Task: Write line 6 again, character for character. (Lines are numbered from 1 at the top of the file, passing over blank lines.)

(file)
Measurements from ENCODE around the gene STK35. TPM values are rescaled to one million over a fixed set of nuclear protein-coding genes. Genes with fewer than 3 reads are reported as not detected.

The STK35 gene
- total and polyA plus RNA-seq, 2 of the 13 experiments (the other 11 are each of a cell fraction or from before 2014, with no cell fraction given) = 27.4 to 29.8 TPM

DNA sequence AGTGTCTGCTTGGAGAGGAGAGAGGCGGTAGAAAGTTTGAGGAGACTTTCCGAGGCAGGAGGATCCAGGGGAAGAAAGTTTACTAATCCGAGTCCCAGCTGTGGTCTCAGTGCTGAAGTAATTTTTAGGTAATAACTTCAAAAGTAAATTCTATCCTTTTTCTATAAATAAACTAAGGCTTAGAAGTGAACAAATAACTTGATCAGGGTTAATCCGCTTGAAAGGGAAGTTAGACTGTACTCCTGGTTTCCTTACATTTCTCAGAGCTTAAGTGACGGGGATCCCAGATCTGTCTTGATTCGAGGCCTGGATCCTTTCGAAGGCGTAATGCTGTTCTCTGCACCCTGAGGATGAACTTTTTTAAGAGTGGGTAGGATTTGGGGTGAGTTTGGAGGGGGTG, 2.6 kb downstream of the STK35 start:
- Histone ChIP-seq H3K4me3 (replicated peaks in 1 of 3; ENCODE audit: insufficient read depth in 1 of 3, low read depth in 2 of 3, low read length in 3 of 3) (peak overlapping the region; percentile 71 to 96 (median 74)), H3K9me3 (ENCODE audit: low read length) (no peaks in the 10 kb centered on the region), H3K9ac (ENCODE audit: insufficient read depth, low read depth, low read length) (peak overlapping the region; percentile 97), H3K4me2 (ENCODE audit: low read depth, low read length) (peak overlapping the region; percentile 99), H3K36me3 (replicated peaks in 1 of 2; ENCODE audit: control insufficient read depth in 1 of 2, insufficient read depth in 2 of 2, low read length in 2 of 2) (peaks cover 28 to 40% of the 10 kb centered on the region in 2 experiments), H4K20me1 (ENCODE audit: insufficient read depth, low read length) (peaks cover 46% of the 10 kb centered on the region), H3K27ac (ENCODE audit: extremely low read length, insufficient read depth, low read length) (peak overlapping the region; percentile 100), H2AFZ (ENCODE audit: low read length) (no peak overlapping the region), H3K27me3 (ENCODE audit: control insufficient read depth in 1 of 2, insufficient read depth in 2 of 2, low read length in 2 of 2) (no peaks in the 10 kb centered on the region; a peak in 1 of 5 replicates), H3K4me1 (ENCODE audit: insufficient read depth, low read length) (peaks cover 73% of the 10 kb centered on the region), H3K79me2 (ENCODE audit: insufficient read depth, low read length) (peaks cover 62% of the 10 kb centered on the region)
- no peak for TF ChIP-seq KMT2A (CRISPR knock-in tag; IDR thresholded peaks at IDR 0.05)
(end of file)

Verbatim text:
- no peak for TF ChIP-seq KMT2A (CRISPR knock-in tag; IDR thresholded peaks at IDR 0.05)